NEW DELHI, India – Delhi state was compared to a "gas chamber" Saturday, November 5, by its chief minister as 1,800 schools were shut following one of the city's worst-ever pollution spells.
Thick smog has blanketed the capital for days, with local and central authorities meeting to resolve the crisis.
"The pollution has gone up so much in the last 15-20 days that it is like a gas chamber outside," Delhi state chief minister Arvind Kejriwal said.
He said fireworks during the recent Diwali Hindu festival only "marginally added" to the pollution levels, which are fuelled by vehicles and trash burning.
He said it was not possible to keep the schools closed for longer than a day.
"The primary reason for the current spell is crop burning in our neighbouring states," Kejriwal added.
India's environment minister Anil Madhav Dave is expected to meet the heads of Delhi's neighbouring states next week.
"Exchanged views on taking emergency measures to curb pollution. Advised Delhi govt to implement all possible measures to improve situation," Dave said on Twitter.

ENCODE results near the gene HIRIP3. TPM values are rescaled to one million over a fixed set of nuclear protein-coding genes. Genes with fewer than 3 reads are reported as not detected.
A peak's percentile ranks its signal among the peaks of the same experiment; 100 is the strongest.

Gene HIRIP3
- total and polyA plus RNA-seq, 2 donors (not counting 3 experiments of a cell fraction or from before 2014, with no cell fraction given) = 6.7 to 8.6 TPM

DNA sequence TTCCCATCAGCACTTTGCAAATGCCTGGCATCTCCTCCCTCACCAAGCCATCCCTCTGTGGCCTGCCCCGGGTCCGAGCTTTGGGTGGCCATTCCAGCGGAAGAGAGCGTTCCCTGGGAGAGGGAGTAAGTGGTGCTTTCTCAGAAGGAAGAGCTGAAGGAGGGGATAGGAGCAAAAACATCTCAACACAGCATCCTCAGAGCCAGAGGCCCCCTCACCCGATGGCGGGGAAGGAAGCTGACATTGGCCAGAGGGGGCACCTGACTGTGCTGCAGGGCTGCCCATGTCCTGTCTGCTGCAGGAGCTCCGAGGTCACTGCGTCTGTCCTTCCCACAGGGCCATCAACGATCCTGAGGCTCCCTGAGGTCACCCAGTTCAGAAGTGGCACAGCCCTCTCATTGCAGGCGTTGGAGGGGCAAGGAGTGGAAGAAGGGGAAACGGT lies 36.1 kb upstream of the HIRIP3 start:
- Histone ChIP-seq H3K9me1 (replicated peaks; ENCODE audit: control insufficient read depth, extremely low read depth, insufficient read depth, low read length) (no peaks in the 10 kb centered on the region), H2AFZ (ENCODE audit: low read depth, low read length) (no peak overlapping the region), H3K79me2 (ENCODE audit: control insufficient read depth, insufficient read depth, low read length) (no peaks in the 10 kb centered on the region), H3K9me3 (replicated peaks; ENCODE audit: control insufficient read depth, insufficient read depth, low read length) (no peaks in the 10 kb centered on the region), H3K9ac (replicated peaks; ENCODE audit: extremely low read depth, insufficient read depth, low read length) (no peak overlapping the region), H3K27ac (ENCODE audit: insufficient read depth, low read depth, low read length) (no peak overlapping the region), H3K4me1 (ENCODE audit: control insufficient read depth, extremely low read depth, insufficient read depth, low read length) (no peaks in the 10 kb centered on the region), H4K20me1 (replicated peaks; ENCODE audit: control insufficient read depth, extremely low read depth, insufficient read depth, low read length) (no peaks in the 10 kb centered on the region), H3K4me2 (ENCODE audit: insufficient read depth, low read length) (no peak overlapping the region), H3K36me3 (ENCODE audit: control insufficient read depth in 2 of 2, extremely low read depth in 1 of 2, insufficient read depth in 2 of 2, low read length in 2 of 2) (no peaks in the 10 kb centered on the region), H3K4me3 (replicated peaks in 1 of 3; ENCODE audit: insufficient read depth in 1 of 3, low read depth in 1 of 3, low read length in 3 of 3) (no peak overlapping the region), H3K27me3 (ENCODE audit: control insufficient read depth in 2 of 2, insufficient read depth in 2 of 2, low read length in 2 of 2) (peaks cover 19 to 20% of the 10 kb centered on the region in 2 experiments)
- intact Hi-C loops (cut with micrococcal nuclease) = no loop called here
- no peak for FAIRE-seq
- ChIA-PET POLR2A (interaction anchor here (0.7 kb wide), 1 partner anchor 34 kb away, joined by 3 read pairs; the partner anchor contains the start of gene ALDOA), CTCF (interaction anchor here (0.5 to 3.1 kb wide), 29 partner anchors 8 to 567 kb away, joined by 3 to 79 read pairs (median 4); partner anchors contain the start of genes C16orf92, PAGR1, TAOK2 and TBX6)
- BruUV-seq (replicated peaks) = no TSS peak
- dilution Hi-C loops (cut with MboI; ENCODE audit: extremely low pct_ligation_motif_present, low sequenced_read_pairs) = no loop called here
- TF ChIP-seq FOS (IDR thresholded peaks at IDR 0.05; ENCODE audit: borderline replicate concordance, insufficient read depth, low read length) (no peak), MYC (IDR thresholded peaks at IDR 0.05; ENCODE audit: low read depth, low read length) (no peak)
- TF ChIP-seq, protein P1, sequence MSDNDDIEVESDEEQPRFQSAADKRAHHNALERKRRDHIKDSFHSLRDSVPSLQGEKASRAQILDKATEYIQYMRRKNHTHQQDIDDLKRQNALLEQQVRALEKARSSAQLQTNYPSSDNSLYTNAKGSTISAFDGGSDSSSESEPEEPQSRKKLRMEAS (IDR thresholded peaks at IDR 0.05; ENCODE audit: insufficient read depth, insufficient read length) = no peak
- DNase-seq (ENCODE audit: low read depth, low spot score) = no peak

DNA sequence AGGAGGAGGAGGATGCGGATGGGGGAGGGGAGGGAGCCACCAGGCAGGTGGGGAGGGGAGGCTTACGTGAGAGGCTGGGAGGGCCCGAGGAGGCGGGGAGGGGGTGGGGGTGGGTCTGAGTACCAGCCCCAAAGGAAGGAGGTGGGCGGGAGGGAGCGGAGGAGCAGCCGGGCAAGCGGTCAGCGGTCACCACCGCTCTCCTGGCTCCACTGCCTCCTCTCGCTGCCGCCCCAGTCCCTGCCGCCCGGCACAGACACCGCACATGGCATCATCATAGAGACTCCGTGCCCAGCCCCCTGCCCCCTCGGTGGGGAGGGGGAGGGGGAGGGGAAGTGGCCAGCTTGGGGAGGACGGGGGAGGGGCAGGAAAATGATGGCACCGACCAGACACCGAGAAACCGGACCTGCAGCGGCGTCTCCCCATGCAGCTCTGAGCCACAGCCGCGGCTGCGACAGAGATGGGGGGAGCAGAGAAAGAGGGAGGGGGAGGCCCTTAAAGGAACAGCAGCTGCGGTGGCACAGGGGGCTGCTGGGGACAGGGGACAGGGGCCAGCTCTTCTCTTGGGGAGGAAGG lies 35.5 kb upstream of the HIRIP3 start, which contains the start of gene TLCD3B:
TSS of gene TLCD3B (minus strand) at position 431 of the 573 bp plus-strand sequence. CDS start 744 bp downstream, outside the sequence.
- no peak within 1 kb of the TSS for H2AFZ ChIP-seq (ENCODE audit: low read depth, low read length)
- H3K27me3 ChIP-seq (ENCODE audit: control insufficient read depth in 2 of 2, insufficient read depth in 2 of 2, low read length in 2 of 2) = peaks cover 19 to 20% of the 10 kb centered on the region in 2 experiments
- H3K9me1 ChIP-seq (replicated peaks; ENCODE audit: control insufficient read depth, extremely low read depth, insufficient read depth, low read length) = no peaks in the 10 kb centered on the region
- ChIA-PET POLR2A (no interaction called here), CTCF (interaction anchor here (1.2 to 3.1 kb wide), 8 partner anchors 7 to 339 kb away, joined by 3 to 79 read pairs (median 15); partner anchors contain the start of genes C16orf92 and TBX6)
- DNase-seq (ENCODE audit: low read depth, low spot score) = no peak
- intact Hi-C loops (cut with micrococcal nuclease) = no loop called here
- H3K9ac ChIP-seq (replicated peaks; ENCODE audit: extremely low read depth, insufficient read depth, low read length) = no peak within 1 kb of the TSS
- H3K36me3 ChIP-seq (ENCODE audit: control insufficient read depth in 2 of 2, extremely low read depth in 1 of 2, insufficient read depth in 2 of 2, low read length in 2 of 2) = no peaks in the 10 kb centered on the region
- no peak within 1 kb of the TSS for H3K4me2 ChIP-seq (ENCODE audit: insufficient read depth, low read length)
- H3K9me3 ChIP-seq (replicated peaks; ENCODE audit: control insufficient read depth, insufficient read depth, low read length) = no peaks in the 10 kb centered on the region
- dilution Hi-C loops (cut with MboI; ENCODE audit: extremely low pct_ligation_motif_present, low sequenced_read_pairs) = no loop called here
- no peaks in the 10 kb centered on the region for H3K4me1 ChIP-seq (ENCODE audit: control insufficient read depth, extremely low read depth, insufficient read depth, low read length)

New Delhi's air quality has steadily worsened over the years, a result of rapid urbanisation that brings pollution from diesel engines, coal-fired power plants and industrial emissions.
It also suffers from atmospheric dust, the burning of crop stubble in farms around the city and pollution from open fires lit by the urban poor to keep warm in winter or to cook food.
The reading for pollutants in the atmosphere breached the 1,000 microgram mark for the first time in one neighbourhood in south Delhi -- 10 times the World Health Organisation’s recommended level -- earlier this week.
A new study by UNICEF says some 300 million children live with outdoor air so polluted it can cause serious physical damage, with the situation most acute in South Asia.
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